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Papers of the Week

Papers: 27 Apr 2019 - 3 May 2019

Animal Studies, Pharmacology/Drug Development

2019 Jan-Dec

Mol Pain


Bortezomib and metformin opposingly regulate the expression of HIF1A and the consequent development of chemotherapy-induced painful peripheral neuropathy.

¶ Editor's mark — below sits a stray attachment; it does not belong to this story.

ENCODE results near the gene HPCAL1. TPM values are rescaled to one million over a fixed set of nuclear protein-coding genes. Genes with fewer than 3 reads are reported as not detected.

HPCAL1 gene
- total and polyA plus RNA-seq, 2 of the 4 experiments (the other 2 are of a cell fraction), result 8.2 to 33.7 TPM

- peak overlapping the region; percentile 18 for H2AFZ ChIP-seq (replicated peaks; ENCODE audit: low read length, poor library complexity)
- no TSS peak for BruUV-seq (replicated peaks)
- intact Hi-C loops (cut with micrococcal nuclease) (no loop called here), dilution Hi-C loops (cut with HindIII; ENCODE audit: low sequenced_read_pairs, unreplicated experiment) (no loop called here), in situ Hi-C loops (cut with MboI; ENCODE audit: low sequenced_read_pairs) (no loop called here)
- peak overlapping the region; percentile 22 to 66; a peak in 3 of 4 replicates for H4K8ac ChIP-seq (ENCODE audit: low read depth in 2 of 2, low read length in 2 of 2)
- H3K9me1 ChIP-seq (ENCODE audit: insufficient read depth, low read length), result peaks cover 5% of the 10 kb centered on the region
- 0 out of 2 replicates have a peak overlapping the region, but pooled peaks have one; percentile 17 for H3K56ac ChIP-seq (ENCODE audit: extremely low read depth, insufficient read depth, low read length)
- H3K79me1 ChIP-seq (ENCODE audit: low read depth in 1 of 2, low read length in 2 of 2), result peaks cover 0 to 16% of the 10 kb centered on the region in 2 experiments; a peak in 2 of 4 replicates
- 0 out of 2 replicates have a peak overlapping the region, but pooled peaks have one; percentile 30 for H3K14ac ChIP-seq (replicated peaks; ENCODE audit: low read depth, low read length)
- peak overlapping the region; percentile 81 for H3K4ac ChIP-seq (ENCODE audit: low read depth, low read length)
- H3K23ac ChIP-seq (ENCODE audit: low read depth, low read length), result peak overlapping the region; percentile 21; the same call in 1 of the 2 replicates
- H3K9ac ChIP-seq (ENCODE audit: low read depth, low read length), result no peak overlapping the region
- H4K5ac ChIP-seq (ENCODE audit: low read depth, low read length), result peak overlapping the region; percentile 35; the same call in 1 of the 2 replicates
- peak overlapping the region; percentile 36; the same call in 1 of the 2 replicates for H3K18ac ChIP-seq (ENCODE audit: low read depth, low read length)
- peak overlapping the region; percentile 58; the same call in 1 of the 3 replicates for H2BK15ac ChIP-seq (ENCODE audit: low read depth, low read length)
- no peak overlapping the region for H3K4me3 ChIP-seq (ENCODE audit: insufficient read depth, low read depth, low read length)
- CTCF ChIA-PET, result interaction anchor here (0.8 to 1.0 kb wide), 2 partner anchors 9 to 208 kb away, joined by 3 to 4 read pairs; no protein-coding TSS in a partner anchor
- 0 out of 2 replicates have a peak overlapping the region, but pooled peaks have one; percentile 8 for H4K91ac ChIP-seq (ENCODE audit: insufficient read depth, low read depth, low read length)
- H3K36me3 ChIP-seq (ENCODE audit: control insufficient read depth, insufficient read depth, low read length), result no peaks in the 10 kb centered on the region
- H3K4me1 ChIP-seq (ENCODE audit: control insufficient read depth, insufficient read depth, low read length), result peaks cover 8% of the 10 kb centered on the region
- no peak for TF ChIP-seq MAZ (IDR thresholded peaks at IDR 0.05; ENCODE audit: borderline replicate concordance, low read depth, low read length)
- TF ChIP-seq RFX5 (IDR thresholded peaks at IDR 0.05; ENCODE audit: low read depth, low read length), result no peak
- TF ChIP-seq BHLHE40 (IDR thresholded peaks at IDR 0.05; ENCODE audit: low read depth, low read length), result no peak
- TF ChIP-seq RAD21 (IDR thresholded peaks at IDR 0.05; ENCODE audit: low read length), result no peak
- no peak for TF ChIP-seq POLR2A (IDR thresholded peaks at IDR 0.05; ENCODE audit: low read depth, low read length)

Chemotherapy-induced painful peripheral neuropathy (CIPN) is a significant clinical problem that is associated with widely used chemotherapeutics. Unfortunately, the molecular mechanisms by which CIPN develops has remained elusive. The proteasome inhibitor, bortezomib, has been shown to induce aerobic glycolysis in sensory neurons. This altered metabolic phenotype leads to the extrusion of metabolites which sensitize primary afferents and cause pain. Hypoxia-inducible factor alpha (HIF1A) is a transcription factor that is known to reprogram cellular metabolism. Furthermore, HIF1A protein is constantly synthesized and undergoes proteasomal degradation in normal conditions. However, metabolic stress or hypoxia stabilize the expression of HIF1A leading to the transcription of genes that reprogram cellular metabolism. This study demonstrates that treatment of mice with bortezomib stabilize the expression of HIF1A. Moreover, knockdown of HIF1A, inhibition of HIF1A binding to its response element or limiting its translation by using metformin prevent the development of bortezomib-induced neuropathic pain. Strikingly, the blockade of HIF1A expression does not attenuate mechanical allodynia in mice with existing bortezomib-induced neuropathic pain. These results establish the stabilization of HIF1A expression as the molecular mechanism by which bortezomib initiates CIPN. Crucially these findings reveal that the initiation and maintenance of bortezomib-induced neuropathic pain are regulated by distinct mechanisms.